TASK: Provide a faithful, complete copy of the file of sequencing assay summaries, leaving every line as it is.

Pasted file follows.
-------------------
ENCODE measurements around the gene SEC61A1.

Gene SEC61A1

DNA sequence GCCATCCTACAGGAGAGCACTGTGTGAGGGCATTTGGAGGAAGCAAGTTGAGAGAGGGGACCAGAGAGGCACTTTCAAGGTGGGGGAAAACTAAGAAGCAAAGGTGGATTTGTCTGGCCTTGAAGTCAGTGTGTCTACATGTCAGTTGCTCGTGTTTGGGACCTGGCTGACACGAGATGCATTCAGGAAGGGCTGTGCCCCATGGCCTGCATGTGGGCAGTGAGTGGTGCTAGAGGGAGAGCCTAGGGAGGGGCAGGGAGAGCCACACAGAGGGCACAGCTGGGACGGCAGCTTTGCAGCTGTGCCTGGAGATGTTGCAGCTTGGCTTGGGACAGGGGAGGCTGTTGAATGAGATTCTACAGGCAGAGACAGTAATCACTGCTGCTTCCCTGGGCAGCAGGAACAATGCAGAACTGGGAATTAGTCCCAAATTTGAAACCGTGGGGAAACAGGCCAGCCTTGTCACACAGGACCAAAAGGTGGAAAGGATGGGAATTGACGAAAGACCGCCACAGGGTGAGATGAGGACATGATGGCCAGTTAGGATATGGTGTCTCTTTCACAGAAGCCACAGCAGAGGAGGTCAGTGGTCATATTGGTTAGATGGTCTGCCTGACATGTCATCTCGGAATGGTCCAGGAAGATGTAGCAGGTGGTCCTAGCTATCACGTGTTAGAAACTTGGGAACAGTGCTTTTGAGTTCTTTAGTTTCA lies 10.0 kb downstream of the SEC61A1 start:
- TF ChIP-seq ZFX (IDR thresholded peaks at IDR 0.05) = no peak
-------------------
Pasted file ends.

ENCODE measurements around the gene SEC61A1.

Gene SEC61A1

DNA sequence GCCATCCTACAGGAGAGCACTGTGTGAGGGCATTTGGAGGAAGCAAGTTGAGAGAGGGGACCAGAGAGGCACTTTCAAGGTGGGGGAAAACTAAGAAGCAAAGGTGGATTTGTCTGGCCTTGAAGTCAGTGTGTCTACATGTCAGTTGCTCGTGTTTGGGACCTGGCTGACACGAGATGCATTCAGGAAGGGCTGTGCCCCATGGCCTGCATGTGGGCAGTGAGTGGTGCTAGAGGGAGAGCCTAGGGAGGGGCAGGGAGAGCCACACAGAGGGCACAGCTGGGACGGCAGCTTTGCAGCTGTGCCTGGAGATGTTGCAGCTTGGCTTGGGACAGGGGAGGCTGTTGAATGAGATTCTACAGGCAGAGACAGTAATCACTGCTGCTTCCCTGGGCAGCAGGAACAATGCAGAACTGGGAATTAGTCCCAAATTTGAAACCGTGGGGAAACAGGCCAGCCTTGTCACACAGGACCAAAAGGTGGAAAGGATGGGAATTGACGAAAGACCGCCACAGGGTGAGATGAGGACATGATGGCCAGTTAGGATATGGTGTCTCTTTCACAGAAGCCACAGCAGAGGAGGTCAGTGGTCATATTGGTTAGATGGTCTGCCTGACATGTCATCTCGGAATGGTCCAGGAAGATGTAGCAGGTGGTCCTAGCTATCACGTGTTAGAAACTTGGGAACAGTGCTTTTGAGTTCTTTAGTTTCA lies 10.0 kb downstream of the SEC61A1 start:
- TF ChIP-seq ZFX (IDR thresholded peaks at IDR 0.05) = no peak